First 30 Days Blog

03 jul

Gratitude and Victimhood Can’t Co-Exist

MikeRobbins96How often to you feel like a victim? If you’re anything like me, probably more often than you’d like to admit. Although I usually pretend to be too “evolved” to play the role of victim in my life, I do catch myself at times feeling, thinking, and talking in that old, familiar, “oh poor me” kind of way. Can you relate?

I remember one of my mentors telling me years ago, “Mike, you can’t simultaneously be grateful and victimized.”

The more I reflect on this piece of profound wisdom, the more I realize how true it is. Whenever I find myself feeling as though “It’s not fair,” or wondering “Why is this happening to me?” – I notice that I’m not at all in touch with anything I’m grateful for in those moments. On the flip side, when I take the time to focus on what I appreciate about myself, those around me, my life, and/or life in general – it’s almost impossible for me to experience victimhood at the same time.

I got a wonderful email recently which exemplified this power of gratitude over victimization. Here’s the note (with permission from the man who sent it to me):

Hey Mike,

I just finished reading your book Focus on the Good Stuff and I had a breakthrough that I wanted to share with you.

I’ve never been a good sleeper. For the past 17 years I’ve had to medicate myself to fall asleep. On a good night I wake up once; on an average night, two maybe, three times. I’ve done all the things you’re supposed to do to encourage better sleeping habits. Some nights when I wake up after 3 AM, that’s it, I’m done. I can’t will myself back to sleep – my day starts at 5 AM with a morning trip to the gym – which then makes for a very long day.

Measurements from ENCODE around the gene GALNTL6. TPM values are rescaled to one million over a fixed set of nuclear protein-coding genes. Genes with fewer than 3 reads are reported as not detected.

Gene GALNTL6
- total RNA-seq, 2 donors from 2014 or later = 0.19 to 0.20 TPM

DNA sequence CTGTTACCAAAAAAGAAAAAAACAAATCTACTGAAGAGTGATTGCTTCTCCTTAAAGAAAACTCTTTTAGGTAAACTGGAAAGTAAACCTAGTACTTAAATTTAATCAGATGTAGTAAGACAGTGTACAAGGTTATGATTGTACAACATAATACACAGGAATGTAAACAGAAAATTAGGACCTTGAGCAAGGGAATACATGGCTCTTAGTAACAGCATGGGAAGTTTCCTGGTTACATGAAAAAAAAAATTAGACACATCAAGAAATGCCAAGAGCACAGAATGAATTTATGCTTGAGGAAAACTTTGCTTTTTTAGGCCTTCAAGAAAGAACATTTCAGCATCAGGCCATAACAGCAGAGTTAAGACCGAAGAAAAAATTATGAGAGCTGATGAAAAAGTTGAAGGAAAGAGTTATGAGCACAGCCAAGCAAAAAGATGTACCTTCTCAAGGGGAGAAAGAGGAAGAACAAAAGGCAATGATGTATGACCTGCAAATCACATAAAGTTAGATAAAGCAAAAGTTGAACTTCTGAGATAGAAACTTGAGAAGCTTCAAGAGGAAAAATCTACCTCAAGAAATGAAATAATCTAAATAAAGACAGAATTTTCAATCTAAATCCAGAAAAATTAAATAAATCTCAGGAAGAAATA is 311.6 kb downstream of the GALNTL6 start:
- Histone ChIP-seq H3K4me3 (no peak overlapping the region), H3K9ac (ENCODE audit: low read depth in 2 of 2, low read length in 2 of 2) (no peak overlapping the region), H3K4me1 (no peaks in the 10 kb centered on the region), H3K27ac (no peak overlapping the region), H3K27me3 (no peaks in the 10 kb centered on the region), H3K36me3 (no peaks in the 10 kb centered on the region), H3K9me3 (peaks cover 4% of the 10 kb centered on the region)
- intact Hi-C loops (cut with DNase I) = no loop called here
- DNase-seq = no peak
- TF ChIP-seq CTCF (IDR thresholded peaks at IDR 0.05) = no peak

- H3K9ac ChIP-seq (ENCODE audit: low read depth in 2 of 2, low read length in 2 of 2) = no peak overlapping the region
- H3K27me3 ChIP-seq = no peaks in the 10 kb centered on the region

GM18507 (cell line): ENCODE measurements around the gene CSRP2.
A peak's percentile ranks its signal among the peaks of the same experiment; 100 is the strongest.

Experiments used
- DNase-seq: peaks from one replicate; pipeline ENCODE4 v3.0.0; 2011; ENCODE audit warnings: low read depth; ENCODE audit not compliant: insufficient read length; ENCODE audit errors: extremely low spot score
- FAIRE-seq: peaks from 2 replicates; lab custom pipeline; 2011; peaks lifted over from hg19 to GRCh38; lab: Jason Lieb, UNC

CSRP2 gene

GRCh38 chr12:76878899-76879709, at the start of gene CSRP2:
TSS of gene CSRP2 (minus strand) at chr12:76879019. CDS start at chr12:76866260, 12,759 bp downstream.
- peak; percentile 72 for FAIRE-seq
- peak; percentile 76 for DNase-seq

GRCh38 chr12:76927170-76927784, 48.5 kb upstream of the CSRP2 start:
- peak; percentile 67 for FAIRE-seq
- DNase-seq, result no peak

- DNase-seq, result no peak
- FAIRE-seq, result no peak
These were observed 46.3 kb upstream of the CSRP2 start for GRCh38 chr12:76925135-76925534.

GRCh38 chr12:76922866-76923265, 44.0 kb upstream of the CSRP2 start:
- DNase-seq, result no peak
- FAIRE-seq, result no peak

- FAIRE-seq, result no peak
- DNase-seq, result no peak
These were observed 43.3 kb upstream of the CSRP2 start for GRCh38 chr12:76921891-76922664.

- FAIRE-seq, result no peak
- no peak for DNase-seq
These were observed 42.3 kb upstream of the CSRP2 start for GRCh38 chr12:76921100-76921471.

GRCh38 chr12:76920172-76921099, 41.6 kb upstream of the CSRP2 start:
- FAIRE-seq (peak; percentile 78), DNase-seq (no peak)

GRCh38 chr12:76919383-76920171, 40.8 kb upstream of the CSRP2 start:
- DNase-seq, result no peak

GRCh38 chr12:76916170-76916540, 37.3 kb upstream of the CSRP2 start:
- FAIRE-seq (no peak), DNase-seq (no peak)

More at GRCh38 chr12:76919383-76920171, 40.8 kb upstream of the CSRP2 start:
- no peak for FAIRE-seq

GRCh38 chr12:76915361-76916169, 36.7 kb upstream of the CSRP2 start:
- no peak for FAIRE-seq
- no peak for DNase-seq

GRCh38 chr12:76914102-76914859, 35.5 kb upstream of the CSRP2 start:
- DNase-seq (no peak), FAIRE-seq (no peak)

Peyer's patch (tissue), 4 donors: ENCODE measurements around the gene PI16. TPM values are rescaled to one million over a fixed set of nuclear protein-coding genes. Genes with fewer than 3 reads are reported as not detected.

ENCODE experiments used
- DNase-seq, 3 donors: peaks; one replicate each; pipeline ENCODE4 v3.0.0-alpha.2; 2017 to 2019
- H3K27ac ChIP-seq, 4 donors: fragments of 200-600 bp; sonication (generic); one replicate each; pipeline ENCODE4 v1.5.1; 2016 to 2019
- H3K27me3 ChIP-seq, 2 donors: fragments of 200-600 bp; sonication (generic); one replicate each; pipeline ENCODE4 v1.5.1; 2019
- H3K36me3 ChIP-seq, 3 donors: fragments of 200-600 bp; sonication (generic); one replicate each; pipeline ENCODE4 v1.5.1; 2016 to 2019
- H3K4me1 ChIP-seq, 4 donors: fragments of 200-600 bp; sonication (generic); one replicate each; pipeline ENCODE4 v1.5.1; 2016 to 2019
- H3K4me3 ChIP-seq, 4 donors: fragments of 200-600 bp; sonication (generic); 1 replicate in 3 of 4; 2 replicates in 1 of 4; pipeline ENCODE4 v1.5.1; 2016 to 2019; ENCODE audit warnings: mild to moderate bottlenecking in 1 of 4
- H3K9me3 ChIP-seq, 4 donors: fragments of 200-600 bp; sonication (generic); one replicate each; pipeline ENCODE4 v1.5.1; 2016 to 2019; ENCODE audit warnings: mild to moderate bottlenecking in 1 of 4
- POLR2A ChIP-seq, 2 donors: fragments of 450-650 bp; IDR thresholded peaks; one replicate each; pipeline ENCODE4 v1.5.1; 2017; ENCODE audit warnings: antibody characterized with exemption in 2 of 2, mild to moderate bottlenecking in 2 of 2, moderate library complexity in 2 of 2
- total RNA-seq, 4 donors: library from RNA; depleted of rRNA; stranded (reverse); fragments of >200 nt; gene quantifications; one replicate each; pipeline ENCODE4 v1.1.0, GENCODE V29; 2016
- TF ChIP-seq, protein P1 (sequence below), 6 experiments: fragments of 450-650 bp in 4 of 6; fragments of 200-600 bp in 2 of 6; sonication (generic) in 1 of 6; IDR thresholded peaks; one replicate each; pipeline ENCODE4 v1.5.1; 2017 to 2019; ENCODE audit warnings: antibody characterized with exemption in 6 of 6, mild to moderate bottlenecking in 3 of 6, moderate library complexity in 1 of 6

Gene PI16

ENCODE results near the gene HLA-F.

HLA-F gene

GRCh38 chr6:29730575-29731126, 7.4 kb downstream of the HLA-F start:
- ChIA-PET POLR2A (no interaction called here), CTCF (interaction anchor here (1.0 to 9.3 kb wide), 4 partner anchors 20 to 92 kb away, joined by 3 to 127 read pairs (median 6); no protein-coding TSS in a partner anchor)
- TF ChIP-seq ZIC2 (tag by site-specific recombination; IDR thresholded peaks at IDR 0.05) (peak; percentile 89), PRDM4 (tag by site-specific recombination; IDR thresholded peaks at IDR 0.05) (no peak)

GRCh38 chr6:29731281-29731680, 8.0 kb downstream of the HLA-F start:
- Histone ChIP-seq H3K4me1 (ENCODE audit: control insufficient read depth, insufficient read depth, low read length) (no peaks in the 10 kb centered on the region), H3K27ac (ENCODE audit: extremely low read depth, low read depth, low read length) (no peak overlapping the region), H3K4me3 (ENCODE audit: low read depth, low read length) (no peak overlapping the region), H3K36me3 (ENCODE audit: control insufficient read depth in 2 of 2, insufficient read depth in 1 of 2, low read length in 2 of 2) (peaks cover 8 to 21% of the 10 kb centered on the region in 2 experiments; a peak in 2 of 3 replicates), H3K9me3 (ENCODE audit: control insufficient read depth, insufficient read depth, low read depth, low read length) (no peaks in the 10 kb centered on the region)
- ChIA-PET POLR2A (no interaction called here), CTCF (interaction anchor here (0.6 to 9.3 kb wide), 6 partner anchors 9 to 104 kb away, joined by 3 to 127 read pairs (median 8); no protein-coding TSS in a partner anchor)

Now for the good stuff…One night several weeks ago I lay awake in the middle of the night. I tossed and turned and started to fret about not being able to get back to sleep. On my night table I saw your book which I had been reading earlier in the evening and I reflected on a couple of themes – appreciate myself and be grateful – and I started to think about what those meant to me.

I lay there and made a mental list of all the things in my life that I was grateful for, and in no time at all I was fast asleep. No longer worried about what would happen if I woke up in the middle of the night, the next night when I awoke I made a mental list of all the things I appreciated about myself. It was easier than I thought and soon I was asleep with a smile on my face.

While I’m not quite ready to give up my sleeping pills yet, I’ve been able to shift my head space when I wake in the middle of the night. So my new approach is not to stress about why I’m not sleeping but to reflect on all the things that I’m grateful for or what I appreciate about myself.

Three weeks later, it’s been working like a charm – I’m sleeping better and I feel better in the morning.

I don’t know if I will be able to stop with the sleeping aid but waking up in the middle of the night is a whole lot more pleasant.